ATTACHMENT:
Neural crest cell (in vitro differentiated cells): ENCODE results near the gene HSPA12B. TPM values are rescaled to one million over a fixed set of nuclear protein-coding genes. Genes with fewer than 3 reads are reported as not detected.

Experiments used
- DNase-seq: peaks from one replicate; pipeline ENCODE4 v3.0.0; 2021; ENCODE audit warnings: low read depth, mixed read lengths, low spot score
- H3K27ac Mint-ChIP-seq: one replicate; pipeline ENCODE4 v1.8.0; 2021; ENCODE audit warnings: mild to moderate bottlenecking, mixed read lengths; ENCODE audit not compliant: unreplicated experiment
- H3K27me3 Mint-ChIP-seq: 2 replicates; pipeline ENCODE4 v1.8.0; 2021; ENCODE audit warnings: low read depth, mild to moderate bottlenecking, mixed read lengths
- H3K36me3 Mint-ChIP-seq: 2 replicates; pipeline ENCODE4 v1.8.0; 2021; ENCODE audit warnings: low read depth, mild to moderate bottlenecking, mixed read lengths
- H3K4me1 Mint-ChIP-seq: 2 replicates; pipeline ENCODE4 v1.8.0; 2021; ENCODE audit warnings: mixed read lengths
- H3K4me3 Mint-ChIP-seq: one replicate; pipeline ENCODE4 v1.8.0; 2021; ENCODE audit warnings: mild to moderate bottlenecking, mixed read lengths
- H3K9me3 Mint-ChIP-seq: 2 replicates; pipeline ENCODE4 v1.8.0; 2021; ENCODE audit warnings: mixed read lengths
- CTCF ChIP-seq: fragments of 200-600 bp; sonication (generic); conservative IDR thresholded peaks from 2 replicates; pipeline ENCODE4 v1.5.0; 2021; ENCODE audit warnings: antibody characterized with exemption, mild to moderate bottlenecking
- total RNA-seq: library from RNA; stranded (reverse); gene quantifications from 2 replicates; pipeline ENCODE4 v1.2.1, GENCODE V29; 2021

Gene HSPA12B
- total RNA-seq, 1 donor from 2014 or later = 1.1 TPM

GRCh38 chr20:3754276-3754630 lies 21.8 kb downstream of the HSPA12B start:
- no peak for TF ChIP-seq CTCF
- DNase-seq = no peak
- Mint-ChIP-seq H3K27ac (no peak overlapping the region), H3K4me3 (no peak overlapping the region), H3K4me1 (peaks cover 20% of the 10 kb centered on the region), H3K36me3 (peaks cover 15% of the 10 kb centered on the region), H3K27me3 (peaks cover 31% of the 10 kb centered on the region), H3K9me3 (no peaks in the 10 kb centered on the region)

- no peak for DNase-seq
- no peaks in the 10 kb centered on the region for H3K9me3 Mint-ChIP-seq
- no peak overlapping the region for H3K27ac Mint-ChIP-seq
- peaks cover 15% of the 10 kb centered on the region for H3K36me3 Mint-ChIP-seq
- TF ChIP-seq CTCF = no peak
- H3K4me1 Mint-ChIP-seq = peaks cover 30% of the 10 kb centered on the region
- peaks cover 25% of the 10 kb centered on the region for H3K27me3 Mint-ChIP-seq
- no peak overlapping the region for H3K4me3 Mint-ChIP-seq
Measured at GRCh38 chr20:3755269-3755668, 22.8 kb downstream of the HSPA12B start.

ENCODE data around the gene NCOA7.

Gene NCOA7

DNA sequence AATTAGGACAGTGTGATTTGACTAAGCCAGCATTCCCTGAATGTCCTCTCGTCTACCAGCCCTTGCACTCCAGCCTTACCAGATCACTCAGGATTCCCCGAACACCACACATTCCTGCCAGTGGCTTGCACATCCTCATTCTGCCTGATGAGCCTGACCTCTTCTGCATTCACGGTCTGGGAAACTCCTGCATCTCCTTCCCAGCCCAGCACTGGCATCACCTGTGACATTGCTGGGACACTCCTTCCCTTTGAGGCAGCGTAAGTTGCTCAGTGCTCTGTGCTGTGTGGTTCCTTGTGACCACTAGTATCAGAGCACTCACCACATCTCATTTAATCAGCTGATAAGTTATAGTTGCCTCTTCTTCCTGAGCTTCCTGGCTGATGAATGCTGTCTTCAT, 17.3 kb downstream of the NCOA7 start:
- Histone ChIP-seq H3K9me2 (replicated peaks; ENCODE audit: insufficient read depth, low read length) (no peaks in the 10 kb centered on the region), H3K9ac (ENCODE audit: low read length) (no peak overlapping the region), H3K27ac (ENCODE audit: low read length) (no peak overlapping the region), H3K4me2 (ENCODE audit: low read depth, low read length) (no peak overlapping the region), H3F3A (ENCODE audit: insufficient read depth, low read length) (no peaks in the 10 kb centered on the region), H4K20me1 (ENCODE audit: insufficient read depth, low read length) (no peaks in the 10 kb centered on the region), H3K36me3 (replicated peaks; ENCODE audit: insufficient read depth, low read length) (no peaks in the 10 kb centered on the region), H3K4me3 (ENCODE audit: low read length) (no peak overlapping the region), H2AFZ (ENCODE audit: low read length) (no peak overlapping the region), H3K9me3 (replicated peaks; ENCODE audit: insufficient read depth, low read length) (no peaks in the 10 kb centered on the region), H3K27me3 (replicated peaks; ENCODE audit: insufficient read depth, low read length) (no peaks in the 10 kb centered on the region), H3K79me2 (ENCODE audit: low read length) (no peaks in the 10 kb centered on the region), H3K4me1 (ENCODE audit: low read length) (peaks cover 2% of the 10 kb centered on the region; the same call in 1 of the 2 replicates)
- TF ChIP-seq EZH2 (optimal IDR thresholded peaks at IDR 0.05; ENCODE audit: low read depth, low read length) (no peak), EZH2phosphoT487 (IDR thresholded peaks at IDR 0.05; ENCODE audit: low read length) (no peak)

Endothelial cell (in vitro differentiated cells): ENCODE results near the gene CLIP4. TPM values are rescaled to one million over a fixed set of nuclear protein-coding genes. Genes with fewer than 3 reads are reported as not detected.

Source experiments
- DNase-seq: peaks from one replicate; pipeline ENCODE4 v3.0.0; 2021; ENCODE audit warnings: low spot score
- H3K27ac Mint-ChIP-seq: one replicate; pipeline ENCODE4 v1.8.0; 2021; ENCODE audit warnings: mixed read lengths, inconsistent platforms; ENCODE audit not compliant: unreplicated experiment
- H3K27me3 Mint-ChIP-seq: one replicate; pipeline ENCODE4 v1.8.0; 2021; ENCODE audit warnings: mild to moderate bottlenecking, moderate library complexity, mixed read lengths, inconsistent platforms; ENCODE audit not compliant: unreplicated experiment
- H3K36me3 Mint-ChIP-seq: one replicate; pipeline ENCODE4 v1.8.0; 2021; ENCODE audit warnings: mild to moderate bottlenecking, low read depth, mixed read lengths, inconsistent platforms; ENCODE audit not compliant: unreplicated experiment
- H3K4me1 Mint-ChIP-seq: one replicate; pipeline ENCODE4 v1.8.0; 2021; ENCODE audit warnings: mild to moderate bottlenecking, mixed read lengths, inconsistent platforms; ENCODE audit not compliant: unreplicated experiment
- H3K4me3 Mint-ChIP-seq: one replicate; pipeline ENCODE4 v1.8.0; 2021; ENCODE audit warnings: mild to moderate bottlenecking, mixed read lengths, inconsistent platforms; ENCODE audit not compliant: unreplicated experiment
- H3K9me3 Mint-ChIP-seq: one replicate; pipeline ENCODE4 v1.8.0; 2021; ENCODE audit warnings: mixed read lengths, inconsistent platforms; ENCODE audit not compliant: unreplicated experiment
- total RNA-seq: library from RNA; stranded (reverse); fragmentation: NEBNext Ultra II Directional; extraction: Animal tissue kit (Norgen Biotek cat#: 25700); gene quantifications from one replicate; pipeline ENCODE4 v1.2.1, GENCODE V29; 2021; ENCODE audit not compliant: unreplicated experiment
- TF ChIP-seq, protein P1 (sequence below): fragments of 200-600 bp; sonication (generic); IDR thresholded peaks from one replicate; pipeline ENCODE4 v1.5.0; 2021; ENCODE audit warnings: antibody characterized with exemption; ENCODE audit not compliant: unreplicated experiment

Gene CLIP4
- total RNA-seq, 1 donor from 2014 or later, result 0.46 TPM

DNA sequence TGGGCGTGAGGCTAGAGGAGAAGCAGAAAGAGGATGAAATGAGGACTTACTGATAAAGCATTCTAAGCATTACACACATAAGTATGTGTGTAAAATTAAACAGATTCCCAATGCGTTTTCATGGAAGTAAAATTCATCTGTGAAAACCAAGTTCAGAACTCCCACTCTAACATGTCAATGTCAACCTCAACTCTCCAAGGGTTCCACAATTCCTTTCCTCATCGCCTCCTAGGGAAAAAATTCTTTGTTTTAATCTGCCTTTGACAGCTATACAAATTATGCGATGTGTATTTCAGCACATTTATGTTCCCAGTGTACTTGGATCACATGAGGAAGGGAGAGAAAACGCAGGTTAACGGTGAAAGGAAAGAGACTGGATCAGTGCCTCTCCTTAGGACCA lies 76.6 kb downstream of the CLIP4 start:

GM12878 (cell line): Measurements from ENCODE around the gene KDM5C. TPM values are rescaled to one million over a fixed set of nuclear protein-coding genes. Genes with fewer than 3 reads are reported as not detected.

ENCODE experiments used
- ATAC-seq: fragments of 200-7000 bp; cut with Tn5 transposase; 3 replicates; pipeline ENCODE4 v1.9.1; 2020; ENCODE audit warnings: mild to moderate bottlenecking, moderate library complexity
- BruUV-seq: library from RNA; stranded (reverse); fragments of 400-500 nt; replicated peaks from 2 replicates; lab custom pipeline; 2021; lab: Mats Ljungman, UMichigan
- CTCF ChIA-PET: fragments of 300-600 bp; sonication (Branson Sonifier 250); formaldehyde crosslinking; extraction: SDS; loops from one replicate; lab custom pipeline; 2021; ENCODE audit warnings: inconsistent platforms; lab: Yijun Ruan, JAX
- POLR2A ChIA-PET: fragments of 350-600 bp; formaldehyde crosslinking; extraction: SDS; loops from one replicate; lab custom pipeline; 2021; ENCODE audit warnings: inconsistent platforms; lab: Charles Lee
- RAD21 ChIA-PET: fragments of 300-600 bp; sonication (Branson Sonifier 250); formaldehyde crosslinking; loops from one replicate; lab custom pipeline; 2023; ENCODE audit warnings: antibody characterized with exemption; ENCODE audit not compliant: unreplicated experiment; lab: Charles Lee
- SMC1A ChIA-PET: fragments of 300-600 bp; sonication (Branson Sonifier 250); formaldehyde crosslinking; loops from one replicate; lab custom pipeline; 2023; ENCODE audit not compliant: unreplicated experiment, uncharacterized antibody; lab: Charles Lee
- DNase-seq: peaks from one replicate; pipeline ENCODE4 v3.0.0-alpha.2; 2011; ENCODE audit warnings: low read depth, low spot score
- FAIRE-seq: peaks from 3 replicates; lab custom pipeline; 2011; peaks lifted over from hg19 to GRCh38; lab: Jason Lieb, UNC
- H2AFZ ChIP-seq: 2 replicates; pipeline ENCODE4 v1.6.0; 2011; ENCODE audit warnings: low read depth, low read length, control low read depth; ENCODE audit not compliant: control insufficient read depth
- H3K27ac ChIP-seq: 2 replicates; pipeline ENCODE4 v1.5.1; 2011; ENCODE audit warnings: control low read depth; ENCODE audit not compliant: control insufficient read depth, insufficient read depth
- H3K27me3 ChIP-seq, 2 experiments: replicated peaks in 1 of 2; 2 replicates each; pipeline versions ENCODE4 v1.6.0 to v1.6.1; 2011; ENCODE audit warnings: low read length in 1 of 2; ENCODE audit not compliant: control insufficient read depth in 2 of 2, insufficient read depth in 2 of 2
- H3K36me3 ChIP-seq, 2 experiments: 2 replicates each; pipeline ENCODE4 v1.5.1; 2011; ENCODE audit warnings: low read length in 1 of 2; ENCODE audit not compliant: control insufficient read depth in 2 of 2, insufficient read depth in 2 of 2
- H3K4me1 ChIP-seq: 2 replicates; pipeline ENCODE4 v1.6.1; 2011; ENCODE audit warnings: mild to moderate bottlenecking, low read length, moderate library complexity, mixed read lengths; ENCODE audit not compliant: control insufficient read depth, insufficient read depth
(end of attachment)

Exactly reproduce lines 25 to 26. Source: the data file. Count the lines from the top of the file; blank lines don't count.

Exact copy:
- no peak overlapping the region for H3K4me3 Mint-ChIP-seq
Measured at GRCh38 chr20:3755269-3755668, 22.8 kb downstream of the HSPA12B start.